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Review: Boston Symphony Presents a Well Balanced Program at Carnegie

By Brian Taylor, Contributing Writer, March 3, 2017

The Boston Symphony continued its recent three concert visit to Carnegie Hall on Wednesday, March 1 with a program balancing a rarely performed twentieth century work with repertory staples. Andris Nelsons, a 38 year old Latvian conductor, made his debut with the BSO here in 2011 as a last-minute replacement for an ailing James Levine, and is now in his third season as Music Director of this venerated American orchestra. This evening’s balanced program provided an intriguing glimpse into how the young conductor is shaping this beloved ensemble.

The program began with American composer Gunther Schuller’s Seven Studies on Themes of Paul Klee, arguably his most enduring piece, and notable as an example of what he termed “Third Stream,” music that incorporates both classical and jazz. Composed in 1959, this suite of tone poems take their inspiration from paintings by Klee.

Under the exuberant Nelsons, the orchestra played confidently. Capturing the music’s cinematic atmosphere, the violin section painted shimmering silver phrases in “Antique Harmonies,” and Nelsons drew characterful playing from the woodwinds in “Abstract Trio,” in which Schuller ingeniously uses orchestration to convey the melancholic images in the Klee painting. In the jazzy “Little Blue Devil,” which Nelsons conducted with breezy style, the orchestra played impressively as an ensemble, swinging where most classical groups would falter, grounded by a beautiful walking bass and a coolly swinging brass section. Superb oboe playing transported us to North Africa in “Arabian Town,” in long-winded melodies on Tunisian scales. This particular corner of twentieth century American music is underappreciated, and tonight’s audience appeared to genuinely enjoy these alternately coloristic and austere mid-century gems.

Next, Emmanuel Ax, one of today’s most celebrated pianists, joined the orchestra to play Mozart’s grand and serene Piano Concerto No. 22 in E flat major, K. 482. Ax’s fluid sweep in Mozart’s florid piano passages is more difficult to achieve than it may seem, and brought to mind the quote by Artur Schnabel that Mozart’s piano music is “…too easy for children, and too difficult for artists.”

Ax’s experienced artistry was pivotal in shaping this performance, which emphasized lightness and sweep. The orchestra, which included clarinets (a recent innovation when Mozart composed the concerto in 1785) to delightful effect, was not always pristinely together (at times the brass and percussion seemed to be dragged along by the soloist and the strings). The melodious first movement built to a splendid cadenza from Ax with soaring arpeggios and effortless trills infused with dynamic expectation. The emotional second movement, a set of variations in C minor, features the dark timbre of muted strings, and Ax tastefully coaxed a singing tone from the piano. The unique third movement, which begins surreptitiously, was played lightly, and with great verve. Ax and Nelsons emphasized the joking side of Mozart’s personality, most revealingly in the little surprise detour by way of a delicious deceptive cadence, that Mozart tucked in just prior to the movement’s conclusion.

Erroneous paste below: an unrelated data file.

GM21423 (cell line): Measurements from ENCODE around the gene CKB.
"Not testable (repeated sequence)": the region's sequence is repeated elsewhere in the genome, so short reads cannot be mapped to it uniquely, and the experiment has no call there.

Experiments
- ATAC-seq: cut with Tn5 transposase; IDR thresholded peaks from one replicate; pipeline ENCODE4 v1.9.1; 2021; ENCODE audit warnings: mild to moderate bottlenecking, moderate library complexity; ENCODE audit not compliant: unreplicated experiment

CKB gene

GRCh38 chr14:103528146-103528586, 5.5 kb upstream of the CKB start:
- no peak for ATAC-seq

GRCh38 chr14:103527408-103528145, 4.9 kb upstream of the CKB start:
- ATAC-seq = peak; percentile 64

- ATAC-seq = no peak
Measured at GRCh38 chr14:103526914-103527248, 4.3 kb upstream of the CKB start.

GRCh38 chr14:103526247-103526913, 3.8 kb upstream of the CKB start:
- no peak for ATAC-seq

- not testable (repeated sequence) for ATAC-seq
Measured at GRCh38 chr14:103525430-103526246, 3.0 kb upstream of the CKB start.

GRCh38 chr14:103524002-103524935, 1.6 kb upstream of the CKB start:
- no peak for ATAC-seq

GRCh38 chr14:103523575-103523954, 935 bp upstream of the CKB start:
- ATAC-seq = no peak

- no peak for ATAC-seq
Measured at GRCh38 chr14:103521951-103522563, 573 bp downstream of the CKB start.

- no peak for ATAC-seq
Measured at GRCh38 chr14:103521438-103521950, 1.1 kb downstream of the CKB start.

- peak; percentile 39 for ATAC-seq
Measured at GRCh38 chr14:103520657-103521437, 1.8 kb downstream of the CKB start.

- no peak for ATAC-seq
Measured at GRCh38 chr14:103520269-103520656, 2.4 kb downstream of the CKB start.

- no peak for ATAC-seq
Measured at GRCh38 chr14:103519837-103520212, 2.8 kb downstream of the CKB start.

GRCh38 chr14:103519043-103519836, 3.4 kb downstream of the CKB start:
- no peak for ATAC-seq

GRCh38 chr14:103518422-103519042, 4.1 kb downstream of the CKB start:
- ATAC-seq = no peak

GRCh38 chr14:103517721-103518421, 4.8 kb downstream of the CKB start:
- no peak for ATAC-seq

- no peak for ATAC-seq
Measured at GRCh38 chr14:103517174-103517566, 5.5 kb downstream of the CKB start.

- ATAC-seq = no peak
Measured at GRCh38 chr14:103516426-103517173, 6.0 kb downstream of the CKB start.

The approach to Beethoven’s third symphony, without the sage presence of Ax at the piano, was strikingly less disciplined. The great “Eroica,” also in E flat major, is a zenith of the literature, but while familiar to many audiences, it can still surprise. Understandably, conductors will find this an opportunity to explore, interpret, and perhaps find fresh insight. This reading of the piece, however, heavily indulged in the Romantic implications of Beethoven’s creation, and veered into mannerism.

Nelsons’s overuse of agogic accents, stretching the silences and hemiola rhythms in Beethoven’s score, led to a loss of momentum in the first movement, and its architecture suffered from a sagging foundation. In the funeral march, a lugubrious beginning failed to pay off in the noble, lamenting climax. Both movements, in mining various tidbits to emphasize, seemed to find us gazing under the hood of a vehicle to examine the underpinnings, instead of taking it for a ride.

Thankfully, the scherzo had rhythmic drive, but the texture in relentless staccatos handed between strings and winds was watery. One wondered if the acoustics in Carnegie Hall differ from Boston’s Symphony Hall in a way that contributed to these infelicities of ensemble. But, too frequently the sections of the orchestra did not seem together, leaving many of Beethoven’s punctuation marks in the symphony sloppily drawn.

Nelsons’s spirited energy on the podium makes clear his priority in any given moment, and he has a gifted ability to summon committed entrances and strong phrasing from the players. It is heartening that the orchestra is programming newer music (newer being a relative term in the classical orchestral repertoire) and playing it so rivetingly. The relationship between the BSO and Nelsons seems especially promising, and the Boston Symphony is thriving as a vital artistic presence on the cultural scene.

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Boston Symphony Orchestra in concert at Carnegie Hall on March 1, 2017. Andris Nelsons, Music Director and Conductor. Emanuel Ax, piano.

SCHULLER Seven Studies on Themes of Paul Klee
MOZART Piano Concerto No. 22 in E-flat Major, K. 482
BEETHOVEN Symphony No. 3, “Eroica”


Cover: Andris Nelsons conducting the Boston Symphony Orchestra at Carnegie Hall; photo: Richard Termine.


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